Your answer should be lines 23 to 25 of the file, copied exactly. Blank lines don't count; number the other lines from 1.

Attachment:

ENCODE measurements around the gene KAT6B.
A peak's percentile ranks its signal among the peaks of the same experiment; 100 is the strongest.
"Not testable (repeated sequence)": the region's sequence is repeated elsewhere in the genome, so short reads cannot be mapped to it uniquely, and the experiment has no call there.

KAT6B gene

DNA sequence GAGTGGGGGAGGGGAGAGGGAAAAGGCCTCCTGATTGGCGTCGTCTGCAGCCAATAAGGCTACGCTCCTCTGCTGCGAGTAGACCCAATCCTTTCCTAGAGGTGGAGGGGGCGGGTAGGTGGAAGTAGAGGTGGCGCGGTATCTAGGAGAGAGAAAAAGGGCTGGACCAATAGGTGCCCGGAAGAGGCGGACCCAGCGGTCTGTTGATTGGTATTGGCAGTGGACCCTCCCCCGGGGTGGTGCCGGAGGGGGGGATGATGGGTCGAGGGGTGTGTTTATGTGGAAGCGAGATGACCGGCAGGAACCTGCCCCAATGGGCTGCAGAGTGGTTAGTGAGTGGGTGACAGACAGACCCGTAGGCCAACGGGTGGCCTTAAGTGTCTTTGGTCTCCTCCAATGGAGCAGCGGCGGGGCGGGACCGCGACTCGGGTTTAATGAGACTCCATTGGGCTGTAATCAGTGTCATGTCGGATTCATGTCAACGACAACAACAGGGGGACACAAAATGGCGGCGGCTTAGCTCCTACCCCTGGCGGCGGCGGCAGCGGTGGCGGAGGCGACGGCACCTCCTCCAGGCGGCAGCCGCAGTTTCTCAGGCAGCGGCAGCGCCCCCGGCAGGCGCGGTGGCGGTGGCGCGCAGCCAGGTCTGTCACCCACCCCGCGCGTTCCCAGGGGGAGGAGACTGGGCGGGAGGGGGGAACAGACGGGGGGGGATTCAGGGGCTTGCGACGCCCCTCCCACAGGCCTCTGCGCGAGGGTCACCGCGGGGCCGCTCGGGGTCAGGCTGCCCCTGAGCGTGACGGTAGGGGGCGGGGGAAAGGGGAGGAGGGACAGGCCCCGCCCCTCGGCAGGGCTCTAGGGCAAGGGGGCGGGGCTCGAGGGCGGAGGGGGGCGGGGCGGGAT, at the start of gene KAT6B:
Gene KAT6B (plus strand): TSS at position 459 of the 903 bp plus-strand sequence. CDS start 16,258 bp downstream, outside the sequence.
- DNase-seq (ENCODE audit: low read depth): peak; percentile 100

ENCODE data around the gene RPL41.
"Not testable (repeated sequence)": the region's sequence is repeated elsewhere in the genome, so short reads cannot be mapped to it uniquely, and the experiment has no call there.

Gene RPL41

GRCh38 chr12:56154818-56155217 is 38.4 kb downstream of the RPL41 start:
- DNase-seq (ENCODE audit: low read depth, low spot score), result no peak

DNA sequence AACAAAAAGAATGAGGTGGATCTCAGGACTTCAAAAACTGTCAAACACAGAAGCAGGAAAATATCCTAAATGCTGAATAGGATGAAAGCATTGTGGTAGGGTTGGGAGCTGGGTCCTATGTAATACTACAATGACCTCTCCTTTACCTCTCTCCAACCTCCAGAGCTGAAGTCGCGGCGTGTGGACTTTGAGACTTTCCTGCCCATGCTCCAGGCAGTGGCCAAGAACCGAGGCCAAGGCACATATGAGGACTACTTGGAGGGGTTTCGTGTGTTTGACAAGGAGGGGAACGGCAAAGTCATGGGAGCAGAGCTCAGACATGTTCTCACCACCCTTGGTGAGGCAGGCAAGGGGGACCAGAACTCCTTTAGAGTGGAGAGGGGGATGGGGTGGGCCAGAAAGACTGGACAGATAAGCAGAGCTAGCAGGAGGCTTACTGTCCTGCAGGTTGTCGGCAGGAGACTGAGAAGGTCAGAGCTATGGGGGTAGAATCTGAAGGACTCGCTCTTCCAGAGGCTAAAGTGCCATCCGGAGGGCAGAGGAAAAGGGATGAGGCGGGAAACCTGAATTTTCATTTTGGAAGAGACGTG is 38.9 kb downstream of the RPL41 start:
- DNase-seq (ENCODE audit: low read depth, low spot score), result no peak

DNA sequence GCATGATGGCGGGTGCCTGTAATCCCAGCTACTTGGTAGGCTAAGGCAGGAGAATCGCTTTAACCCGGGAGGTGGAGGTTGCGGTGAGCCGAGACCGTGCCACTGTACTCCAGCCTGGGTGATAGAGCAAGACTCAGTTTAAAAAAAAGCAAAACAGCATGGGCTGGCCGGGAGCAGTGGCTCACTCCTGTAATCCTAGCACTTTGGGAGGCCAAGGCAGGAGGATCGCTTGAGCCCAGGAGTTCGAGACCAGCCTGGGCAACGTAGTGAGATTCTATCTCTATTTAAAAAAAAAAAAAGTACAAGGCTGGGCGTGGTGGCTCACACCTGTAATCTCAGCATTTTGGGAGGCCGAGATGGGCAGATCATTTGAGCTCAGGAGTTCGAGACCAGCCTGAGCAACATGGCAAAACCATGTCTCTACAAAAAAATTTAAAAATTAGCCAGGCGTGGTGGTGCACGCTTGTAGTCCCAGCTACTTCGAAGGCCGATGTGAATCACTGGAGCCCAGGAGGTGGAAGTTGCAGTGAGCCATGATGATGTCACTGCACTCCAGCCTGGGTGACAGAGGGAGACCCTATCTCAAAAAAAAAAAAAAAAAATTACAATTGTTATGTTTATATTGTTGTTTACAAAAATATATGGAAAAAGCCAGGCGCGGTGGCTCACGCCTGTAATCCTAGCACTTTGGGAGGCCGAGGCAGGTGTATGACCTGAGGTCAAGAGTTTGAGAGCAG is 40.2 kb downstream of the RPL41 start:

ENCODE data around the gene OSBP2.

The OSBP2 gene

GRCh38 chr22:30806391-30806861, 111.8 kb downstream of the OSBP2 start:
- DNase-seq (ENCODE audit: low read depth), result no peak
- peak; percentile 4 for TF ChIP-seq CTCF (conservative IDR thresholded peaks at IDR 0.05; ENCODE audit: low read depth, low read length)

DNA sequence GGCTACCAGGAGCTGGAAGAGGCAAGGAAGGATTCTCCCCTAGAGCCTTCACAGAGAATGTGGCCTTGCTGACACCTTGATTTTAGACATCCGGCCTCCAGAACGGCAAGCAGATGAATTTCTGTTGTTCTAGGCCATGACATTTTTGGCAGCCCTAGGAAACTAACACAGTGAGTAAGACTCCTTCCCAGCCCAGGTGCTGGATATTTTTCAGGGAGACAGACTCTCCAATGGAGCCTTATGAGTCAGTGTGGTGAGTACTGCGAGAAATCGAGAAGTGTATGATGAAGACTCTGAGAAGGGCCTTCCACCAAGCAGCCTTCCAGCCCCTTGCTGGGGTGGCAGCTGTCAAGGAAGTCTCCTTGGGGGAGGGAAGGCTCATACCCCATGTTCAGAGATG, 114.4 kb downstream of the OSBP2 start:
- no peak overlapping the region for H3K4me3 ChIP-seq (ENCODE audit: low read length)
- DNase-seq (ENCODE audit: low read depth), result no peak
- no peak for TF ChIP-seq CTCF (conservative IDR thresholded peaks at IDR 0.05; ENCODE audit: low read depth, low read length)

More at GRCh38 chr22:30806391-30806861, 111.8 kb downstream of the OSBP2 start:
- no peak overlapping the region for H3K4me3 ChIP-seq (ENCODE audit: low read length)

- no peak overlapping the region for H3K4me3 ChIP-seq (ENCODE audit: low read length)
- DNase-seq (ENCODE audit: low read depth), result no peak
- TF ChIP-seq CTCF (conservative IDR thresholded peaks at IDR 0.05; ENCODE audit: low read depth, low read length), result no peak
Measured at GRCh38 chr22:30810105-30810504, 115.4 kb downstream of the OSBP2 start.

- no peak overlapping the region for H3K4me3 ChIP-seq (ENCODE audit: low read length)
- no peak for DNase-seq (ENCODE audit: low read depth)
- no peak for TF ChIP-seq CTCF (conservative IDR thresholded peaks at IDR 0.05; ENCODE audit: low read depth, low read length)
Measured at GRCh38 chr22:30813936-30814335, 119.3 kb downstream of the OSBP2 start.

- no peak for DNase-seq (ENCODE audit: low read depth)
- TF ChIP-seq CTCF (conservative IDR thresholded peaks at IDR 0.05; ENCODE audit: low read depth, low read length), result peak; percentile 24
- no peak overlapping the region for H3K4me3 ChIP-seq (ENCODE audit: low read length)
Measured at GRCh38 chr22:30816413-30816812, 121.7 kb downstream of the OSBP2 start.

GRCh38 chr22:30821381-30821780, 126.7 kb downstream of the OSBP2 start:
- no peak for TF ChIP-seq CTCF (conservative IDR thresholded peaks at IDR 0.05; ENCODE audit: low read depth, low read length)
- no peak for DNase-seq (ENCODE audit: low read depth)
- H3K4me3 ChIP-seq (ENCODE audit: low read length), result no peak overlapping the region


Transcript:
- DNase-seq (ENCODE audit: low read depth), result no peak
- no peak for TF ChIP-seq CTCF (conservative IDR thresholded peaks at IDR 0.05; ENCODE audit: low read depth, low read length)

More at GRCh38 chr22:30806391-30806861, 111.8 kb downstream of the OSBP2 start: